From the emergence of Chinese carsharing services in 2009 until today, more than 330,000 people signed up for a carsharing membership in China – equivalent to almost one third of the total number of carsharing members in Germany, one of the world’s largest carsharing markets. Considering that carsharing in China is still at an embryonic stage, its dynamic development indicates potential for further growth. Nevertheless, public and political awareness of carsharing are still low, its legal conditions are unclear and uncertainties related to the feasibility of large-scale applications remain.
In this context the Research Institute of Highway (RIOH) with the support of GIZ carried out a study on the legal conditions for carsharing services in China. The results of the study were presented at the one day workshop “Feasibility of Carsharing Concepts in China: Analysis of the Political and Legal Framework” on 28 January 2016, organised in a round table discussion format with Chinese municipal authorities, experts, researchers, and carsharing operators. In addition to a presentation about the study’s results, representatives from local authorities and carsharing operators were invited to give presentations on the topic.
As noted by the first speaker of the day, Mr. Wang Hao (RIOH), China is currently facing severe legal constraints regarding the support and promotion of carsharing services. The main challenges to be addressed in order to facilitate further development can be grouped into four categories: awareness raising, parking management, liability of users, and licensing of operators. The concept of carsharing still has not been legally defined and is therefore commonly misunderstood. Thus, a great effort needs to be dedicated towards raising awareness among the responsible policy makers as well as the general public, specifying the benefits of carsharing and the difference between carsharing, carpooling, and carhailing. At the same time, the integration of carsharing with public transport systems must become a primordial task for the responsible policy makers.
A different aspect and a way to make urban transport more sustainable is the authorities’ endorsement of the integration of new energy vehicles (NEVs) in carsharing services (E-carsharing). Beijing’s perspective on E-carsharing development was presented by the representative of the Beijing Municipal Commission of Transport, Mr. Jiao Tongming. In Beijing, E-carsharing operation along with the problems described above is hampered by an insufficient charging infrastructure. The good news, however, is that as of the beginning of this year Beijing authorities repealed NEVs from licence plate limitations, which makes it easier for E-carsharing providers to expand their services. This way, although direct carsharing promotion is still non-existing in China, E-carsharing operators can benefit from existing NEV promotion policies.
A good way to learn and understand how to efficiently and successfully adapt the concept of carsharing is to look at international examples. Alexander Jung, on behalf of GIZ, presented Germany’s carsharing experiences. In Germany central and local authorities are actively involved in supporting and promoting carsharing through various means. For instance, some municipalities substitute their corporate fleets in favour of using carsharing services, or, like in Bremen and Munich, are supporting the operators with access to public parking at reasonable prices and most accessible locations for the users. Consecutively, as carsharing has seen a tremendous success for the last years, the German Ministry of Transport and Digital Infrastructure issued a first draft of the Federal Law on Carsharing. The draft law includes a legal definition of carsharing and offers a framework for local authorities to allocate public parking spaces to carsharing operators. The law is due to be adopted this year.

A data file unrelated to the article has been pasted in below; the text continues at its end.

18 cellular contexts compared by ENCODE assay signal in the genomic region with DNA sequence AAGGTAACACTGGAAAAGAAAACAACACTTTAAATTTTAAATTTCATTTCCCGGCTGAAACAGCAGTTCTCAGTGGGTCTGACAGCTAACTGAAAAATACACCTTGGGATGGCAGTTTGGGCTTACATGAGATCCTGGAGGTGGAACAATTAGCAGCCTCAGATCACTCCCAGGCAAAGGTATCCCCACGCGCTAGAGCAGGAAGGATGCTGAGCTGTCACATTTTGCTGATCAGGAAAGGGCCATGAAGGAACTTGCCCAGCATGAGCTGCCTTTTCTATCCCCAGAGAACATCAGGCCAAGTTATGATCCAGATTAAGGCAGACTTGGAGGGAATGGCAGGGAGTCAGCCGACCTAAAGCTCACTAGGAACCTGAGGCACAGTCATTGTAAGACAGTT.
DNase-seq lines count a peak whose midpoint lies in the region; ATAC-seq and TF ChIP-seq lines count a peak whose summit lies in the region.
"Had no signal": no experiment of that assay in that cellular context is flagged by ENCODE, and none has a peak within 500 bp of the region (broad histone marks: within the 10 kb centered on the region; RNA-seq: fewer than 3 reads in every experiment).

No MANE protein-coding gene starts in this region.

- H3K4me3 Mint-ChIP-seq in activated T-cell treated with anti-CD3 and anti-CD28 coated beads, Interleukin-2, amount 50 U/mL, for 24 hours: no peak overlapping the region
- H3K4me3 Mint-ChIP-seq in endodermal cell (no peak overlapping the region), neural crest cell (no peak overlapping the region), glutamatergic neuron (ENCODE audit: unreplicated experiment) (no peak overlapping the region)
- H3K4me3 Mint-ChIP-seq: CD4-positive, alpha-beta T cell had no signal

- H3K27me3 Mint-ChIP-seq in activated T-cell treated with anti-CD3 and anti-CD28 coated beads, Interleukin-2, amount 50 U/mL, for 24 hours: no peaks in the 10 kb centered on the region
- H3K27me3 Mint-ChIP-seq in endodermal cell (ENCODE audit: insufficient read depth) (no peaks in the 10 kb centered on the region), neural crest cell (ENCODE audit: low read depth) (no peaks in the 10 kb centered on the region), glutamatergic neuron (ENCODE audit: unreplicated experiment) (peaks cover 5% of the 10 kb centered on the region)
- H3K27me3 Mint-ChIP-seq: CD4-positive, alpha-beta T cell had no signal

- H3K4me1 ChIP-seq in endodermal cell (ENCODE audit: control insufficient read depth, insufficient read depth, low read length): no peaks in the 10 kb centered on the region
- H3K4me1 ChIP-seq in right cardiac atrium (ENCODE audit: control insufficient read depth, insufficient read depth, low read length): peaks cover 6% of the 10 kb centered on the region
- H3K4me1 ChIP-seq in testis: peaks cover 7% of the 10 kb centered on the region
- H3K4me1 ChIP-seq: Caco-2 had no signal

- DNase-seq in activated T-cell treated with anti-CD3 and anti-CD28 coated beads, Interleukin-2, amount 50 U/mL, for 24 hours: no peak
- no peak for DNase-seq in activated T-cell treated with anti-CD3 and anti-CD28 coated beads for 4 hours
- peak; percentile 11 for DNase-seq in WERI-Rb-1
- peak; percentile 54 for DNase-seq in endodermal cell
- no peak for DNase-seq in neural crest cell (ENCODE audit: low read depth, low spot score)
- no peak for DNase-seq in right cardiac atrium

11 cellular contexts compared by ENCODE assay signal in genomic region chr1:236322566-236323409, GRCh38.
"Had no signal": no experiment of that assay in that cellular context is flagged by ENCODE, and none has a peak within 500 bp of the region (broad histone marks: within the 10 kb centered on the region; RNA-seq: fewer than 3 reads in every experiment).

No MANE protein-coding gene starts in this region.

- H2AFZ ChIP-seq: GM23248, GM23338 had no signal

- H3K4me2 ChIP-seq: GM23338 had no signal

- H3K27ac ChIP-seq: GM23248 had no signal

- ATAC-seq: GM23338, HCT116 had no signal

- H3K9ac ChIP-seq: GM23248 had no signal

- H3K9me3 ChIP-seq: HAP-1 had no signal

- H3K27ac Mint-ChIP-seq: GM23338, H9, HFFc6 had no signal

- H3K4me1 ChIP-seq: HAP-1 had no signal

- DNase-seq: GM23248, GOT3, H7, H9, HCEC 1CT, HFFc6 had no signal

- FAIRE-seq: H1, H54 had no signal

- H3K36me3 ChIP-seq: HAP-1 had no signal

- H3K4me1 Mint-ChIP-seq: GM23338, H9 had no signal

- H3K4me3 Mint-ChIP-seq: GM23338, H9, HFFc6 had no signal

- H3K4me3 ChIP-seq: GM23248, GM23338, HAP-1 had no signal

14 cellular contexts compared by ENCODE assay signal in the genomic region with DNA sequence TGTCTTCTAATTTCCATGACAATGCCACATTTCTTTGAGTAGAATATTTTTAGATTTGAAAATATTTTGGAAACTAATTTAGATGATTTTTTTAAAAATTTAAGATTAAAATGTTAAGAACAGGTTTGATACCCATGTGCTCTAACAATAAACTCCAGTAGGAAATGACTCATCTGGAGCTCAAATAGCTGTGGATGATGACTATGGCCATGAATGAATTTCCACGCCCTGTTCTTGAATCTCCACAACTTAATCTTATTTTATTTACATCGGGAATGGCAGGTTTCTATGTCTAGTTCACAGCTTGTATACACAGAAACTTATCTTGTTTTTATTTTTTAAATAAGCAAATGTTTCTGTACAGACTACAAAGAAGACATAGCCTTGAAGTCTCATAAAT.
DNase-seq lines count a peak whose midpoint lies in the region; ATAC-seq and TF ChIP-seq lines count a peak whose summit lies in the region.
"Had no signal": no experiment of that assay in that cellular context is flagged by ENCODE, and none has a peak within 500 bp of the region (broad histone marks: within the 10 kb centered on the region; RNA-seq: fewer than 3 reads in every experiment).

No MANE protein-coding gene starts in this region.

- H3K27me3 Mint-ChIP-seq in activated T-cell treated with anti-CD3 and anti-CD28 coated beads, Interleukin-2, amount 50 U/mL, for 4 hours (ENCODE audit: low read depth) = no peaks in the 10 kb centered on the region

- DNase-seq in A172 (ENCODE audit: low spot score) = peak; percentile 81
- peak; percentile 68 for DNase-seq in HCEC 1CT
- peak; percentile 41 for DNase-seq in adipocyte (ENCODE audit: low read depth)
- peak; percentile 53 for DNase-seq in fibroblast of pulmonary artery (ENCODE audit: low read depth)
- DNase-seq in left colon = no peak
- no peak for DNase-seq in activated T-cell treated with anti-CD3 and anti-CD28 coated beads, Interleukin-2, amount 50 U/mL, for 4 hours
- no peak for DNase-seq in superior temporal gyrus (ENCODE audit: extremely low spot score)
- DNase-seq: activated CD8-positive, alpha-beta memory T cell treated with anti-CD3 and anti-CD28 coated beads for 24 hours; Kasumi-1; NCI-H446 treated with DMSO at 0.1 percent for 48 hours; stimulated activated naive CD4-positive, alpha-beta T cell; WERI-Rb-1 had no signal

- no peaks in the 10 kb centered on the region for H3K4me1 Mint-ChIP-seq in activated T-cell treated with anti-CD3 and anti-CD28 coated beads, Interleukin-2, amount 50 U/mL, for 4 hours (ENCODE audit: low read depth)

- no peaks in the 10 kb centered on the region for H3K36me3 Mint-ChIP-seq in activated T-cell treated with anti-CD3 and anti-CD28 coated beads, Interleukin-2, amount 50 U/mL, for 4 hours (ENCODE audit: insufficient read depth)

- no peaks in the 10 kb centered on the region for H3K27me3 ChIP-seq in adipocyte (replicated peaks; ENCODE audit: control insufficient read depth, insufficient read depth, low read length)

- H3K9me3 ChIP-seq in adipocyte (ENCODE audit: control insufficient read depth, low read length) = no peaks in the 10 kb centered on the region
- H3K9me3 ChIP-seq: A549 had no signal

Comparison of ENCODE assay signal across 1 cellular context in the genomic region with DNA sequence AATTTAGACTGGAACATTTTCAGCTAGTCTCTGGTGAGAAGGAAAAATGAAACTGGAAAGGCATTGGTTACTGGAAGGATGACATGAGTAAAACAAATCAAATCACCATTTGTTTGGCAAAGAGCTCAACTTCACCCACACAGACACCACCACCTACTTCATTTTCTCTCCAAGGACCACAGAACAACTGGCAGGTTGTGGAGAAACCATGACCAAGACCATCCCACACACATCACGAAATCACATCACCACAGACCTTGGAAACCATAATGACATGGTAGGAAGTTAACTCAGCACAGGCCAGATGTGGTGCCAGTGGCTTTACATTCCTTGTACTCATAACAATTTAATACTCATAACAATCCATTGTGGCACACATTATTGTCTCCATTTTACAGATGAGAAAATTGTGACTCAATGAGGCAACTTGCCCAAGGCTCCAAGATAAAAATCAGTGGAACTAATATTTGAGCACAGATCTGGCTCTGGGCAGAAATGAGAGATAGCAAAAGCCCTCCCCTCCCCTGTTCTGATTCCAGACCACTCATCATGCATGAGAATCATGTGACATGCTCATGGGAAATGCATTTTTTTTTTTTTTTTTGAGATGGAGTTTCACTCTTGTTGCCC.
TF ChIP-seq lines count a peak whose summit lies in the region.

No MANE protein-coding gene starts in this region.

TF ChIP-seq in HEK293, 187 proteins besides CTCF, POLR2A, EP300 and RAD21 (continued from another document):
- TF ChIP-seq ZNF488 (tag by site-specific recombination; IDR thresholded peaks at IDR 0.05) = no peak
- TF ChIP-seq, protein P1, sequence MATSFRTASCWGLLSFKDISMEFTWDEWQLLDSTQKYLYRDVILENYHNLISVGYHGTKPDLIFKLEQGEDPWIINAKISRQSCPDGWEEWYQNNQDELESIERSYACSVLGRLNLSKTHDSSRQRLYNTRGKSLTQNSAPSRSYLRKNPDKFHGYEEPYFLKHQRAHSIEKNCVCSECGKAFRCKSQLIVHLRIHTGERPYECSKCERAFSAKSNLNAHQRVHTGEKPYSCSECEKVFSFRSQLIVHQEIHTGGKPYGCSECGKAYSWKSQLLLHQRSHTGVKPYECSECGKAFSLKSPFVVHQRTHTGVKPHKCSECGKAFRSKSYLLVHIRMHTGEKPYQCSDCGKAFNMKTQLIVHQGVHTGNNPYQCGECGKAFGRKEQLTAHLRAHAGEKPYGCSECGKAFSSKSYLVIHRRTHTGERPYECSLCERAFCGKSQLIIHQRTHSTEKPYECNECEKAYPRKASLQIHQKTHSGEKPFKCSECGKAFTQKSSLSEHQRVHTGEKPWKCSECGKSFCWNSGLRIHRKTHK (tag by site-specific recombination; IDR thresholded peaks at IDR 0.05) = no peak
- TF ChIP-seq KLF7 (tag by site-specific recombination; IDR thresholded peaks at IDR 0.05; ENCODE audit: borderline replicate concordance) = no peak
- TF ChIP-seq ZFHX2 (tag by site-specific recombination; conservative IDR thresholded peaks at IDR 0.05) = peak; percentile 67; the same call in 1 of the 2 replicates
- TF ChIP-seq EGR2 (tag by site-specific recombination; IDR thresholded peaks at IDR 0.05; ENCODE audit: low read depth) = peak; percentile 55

In the afternoon, the discussion on the feasibility of carsharing concepts in China continued with presentations from Chinese carsharing operators. Representatives from car2go, the German free-floating carsharing operator launching its service in March 2016 in Chongqing, and China Car Clubs, an E-carsharing provider based in Hangzhou, talked about their carsharing operation models, shared their successes stories, and described difficulties encountered. Major problems preventing further development of their services were matching the points stated above: parking, user liability, and the understanding as well as acceptance of carsharing services by the general public. Nonetheless, these operational examples are able to cope with the entangled Chinese legislative framework.
Ultimately, China’s strive to make its cities better places with less congestion and a reduction of carbon emissions and air pollution is an effort that needs to be further encouraged. As it is known to reduce the amount of VKT by up to 45% (one carsharing vehicle can substitute up to 11 private vehicles), carsharing can support existing transport demand management strategies and contribute to sustainable development of urban transport. Consequently, the responsible policy makers are initiating the first steps towards a legal environment for carsharing services. The Chinese Ministry of Transport will release a new national guideline on car rental in 2016, which includes a section on carsharing for the first time ever in a Chinese government document.
[PPT] Good Practice on Municipal Carsharing Support in Germany_28.01.206_CN/EN